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Koert van der Horst, ed., Great Books on Horsemanship: Bibliotheca Hippologica Johan Dejager
by Kevin De Ornellas

Van Der Horst, Koert, compiler and editor. Great Books on Horsemanship: Bibliotheca Hippologica Johan Dejager. Leiden: Brill, 2014. 784pp. ISBN: 9789061944805. £175 cloth.


This is an enormous book. It is folio sized; it has nearly 800 pages; there are over 1,000 illustrations; and it weighs nearly a stone. It may be a victim of its own opulence. The book is too expensive for most academics or so-called general readers to purchase; it may also be simply too large for people with limited domestic space. It is daunting. Just taking the book from a necessarily heavy duty shelf and opening it on a suitably robust surface is something of an event. It may also be inconspicuous on the sometimes-overlooked outsize books areas of libraries; there is a tendency for academic browsers to simply not notice books that are not on the standard-size library shelves. Finally, it might simply be seen as a sort of grandiose coffee-table book (for heavy tables), or, even, as a sort of ego-trip for Johan Dejager. Essentially, the book is a descriptive catalogue of the collection of historic horse books owned by Dejager, a wealthy Belgian industrialist, bibliophile, hippophile and philanthropist. It would be a pity if this book is overlooked because it is valuable – for scholars of early printed books in general and for scholars of the literary and material horse in history.

The bulk of the editorial work has been done by Koert Van Der Horst; he did a terrific job of managing, organising and accounting for a vast range of materials. Three hundred and sixty-four items are described and illustrated; the vast majority of items are books published from the times of incunabula to the early 1800s. This book serves that collection well. The quality of reproduction – usually of title-pages or of significant illustrations within the books described – is immense and the quality of the description of the items is detailed, useful and enjoyable. The quality and quantity of illustrations alone make this book an essential reference point for scholars of the pre-1900 horse. But, as I will assert later, the text is not always faultless. In this review I shall respond to every main section: the introduction by Dejager, four complementary essays by well-chosen scholars, the 700-page catalogue itself, a bibliography and various indices. Reading through this book, examining the text and surveying the illustrations has been a time-consuming, laborious process – but a profoundly enjoyable and useful one.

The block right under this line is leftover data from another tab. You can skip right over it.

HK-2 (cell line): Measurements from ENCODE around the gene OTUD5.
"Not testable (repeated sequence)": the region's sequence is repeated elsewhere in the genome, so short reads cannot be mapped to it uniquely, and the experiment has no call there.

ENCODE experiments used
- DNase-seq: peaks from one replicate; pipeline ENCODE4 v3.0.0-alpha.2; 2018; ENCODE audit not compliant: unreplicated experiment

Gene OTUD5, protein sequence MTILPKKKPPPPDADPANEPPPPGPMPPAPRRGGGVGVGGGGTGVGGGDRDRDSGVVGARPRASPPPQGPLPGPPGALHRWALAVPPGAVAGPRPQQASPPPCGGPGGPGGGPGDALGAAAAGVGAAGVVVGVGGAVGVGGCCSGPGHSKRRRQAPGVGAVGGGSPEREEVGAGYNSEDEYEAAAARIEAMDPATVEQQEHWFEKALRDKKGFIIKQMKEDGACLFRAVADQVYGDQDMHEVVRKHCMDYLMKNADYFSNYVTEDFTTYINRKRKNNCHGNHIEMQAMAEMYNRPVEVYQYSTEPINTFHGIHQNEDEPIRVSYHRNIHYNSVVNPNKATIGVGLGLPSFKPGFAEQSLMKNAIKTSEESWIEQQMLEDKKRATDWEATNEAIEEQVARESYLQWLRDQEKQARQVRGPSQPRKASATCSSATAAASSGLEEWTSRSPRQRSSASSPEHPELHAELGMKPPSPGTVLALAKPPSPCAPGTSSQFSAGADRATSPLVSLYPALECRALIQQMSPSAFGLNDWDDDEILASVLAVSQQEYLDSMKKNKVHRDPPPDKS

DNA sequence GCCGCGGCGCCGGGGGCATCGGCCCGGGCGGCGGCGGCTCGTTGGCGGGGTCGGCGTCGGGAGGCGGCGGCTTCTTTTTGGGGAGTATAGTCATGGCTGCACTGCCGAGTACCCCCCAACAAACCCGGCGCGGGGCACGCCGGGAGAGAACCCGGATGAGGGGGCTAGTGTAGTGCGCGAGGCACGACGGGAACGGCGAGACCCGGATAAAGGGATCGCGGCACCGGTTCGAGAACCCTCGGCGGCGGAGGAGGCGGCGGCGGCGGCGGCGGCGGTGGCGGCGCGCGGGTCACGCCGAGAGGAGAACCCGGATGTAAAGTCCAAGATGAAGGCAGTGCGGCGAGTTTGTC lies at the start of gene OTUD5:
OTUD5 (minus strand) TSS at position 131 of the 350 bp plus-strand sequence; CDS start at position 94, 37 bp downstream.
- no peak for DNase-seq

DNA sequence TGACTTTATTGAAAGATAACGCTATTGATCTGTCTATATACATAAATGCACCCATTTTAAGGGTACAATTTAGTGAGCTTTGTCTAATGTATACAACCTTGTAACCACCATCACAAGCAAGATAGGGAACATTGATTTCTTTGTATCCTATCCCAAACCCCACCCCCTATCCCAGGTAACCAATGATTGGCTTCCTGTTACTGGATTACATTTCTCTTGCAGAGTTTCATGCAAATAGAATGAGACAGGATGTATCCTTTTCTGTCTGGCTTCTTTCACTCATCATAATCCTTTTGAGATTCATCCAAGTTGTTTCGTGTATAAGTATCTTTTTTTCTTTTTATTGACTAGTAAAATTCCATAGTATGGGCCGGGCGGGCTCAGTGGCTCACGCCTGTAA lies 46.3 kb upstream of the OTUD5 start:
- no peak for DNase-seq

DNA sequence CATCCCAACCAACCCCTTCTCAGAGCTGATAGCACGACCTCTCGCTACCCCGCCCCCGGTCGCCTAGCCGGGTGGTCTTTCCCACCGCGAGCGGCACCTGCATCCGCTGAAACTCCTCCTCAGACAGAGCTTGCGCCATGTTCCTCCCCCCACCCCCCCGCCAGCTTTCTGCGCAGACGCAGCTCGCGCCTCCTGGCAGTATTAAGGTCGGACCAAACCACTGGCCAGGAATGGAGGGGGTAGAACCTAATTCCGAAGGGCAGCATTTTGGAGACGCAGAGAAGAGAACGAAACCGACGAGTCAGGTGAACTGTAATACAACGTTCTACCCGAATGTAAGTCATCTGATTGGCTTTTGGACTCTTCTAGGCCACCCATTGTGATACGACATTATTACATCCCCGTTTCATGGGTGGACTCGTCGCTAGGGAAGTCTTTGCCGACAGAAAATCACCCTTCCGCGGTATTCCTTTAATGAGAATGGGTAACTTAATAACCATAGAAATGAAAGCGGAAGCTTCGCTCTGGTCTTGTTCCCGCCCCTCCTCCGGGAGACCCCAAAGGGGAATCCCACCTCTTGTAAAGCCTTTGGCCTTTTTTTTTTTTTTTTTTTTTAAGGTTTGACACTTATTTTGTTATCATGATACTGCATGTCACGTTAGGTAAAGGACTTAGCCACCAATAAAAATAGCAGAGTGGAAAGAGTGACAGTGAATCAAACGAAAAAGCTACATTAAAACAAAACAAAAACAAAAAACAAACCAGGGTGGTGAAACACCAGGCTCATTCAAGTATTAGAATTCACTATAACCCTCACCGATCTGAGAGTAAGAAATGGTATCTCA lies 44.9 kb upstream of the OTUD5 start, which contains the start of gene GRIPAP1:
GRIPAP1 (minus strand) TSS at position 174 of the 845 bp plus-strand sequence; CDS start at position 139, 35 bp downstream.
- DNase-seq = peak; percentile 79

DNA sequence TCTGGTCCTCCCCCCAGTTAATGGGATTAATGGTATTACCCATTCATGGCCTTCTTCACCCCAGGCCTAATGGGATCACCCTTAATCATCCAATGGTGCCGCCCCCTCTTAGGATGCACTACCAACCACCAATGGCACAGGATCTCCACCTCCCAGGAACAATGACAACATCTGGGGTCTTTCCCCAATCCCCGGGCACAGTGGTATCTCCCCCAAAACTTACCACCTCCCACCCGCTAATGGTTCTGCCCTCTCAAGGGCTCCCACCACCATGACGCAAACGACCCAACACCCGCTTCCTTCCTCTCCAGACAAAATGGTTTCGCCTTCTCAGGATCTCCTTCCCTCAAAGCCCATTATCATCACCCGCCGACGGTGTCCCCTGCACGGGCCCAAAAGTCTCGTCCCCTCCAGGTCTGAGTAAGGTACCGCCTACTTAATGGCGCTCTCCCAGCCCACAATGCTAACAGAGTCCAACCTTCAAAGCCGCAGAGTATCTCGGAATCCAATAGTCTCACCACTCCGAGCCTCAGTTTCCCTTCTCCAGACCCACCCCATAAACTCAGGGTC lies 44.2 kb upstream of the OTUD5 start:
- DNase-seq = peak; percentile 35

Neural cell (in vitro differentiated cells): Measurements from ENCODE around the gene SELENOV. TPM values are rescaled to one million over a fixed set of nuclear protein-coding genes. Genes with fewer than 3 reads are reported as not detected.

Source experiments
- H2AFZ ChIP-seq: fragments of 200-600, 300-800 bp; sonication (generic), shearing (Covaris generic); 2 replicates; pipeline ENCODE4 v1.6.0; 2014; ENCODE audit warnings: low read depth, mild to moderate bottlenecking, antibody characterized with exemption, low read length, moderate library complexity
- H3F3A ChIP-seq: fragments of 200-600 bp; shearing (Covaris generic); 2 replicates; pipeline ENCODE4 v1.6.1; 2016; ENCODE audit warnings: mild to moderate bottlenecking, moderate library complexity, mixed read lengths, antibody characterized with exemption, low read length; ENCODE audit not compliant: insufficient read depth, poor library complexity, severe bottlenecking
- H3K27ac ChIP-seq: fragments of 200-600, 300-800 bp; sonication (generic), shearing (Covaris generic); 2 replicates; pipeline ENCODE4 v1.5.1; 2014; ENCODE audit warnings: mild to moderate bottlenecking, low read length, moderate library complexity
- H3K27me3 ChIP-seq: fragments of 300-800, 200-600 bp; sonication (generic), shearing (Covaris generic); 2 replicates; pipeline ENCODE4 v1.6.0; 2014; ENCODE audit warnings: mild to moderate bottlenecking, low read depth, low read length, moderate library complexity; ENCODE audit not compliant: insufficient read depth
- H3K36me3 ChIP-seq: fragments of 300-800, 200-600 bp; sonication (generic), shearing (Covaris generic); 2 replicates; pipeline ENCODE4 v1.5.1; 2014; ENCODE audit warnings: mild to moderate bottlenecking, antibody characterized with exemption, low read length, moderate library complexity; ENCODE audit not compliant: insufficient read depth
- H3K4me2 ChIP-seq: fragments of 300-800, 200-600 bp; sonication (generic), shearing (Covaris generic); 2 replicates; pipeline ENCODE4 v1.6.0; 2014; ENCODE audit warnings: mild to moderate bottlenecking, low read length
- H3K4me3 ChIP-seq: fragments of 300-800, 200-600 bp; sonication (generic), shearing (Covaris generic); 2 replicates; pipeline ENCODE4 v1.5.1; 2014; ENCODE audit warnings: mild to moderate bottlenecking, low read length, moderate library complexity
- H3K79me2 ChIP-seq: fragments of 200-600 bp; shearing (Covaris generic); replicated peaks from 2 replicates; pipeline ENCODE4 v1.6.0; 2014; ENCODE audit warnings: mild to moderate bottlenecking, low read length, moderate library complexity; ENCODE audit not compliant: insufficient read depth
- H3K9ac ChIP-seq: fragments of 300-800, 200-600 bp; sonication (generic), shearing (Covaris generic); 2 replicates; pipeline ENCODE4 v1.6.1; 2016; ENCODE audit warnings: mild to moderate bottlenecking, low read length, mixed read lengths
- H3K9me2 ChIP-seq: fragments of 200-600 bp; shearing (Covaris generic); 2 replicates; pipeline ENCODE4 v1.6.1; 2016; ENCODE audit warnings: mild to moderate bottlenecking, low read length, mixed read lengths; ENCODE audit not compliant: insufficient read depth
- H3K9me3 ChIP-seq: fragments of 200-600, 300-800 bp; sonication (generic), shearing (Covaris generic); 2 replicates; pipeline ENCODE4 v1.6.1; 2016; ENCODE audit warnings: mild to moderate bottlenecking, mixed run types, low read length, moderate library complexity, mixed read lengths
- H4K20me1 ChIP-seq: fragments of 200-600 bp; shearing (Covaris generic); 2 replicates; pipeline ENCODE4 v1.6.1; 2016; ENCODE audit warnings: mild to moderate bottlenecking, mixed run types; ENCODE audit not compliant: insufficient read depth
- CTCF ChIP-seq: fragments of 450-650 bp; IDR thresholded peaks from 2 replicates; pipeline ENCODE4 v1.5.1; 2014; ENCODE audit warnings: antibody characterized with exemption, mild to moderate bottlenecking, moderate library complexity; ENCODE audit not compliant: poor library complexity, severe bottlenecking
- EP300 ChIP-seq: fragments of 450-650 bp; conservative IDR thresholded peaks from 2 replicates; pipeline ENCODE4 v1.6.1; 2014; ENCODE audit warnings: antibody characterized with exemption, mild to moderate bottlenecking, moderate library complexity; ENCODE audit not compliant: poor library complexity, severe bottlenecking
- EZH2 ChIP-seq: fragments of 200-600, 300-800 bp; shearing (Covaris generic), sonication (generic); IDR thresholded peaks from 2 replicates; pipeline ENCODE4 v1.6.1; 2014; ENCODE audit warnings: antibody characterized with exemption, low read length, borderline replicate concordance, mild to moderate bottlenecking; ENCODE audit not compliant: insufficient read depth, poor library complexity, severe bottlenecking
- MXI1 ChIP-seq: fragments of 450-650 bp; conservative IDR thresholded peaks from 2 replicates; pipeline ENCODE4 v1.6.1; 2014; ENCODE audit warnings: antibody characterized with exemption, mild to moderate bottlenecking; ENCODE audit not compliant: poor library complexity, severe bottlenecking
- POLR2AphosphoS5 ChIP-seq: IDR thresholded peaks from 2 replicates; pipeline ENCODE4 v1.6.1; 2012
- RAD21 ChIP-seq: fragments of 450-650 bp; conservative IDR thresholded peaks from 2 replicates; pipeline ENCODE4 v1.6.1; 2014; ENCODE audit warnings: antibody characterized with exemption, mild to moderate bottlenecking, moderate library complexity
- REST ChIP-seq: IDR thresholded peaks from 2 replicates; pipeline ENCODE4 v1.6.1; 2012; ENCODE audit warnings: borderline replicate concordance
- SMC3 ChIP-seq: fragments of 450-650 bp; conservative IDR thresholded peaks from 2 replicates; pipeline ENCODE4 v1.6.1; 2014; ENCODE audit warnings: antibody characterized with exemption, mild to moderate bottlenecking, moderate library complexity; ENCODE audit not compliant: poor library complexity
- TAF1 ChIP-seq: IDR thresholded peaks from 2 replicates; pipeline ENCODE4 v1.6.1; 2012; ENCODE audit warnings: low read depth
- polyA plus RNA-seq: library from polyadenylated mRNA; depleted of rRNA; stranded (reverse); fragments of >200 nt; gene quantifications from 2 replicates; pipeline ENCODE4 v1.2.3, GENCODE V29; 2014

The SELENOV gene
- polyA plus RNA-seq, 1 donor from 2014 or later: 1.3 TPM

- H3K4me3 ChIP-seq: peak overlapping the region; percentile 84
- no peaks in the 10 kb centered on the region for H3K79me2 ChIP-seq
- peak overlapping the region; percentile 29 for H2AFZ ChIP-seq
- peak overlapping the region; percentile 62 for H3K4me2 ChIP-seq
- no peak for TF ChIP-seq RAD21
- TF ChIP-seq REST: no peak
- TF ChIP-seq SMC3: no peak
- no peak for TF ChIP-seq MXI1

The Introduction is the work of Dejager himself. It is a strangely Whiggish piece about the role of horses ‘in the progresses of human civilization’ (16). Dejager quotes a sentence by John Trotwood Moore (1858-1929), who comments on the ubiquity of horses as companions to humans ‘in the long ascent from barbarism to civilization’. Dejager considers this remark to be ‘essentially humorous’ (16) – I don’t know what is humorous about it. It is just a rosy-tinted view of humanity’s ‘progress’ and a factual observation about human exploitation of horses’ various capacities. Some slightly sexist language follows: a notional book collector can only be a ‘he’ according to Dejager’s gendered pronouns: ‘knowing that many beautiful books are still lacking, he is driven to new purchases to complete his collection’ (18). Dejager goes on to account for the centrality of the horse to ancient and modern agriculture as well as cultural representation and, along the way, writes of his own experiences riding horses and boasts about his son being ‘an international rider in show jumping’ (17). The remainder of the introduction describes the scope of his wonderful collection of antiquarian horse books and acknowledges the contributions of the large team who made the catalogue possible.

The first of the four contextualising essays is by Elisabetta Deriu. It is terrific. The essay accounts for the dissemination of knowledge about horse management in Renaissance Europe. Deriu undermines the lazy assumption that Italy was the source of most knowledge of the horse in the period. She also challenges Eurocentric notions about equine expertise, underlining the role of Africa and Asia in the development of various horse breeds. She also stresses the importance of manuscript culture, pointing out that the sharing of manuscripts did not end with the flourishing of print culture from the late 1400s onwards. That said, Deriu underlines the centrality of printed books about horses in the period; this essay serves as an introduction to crucial, relevant horse books of the Renaissance period.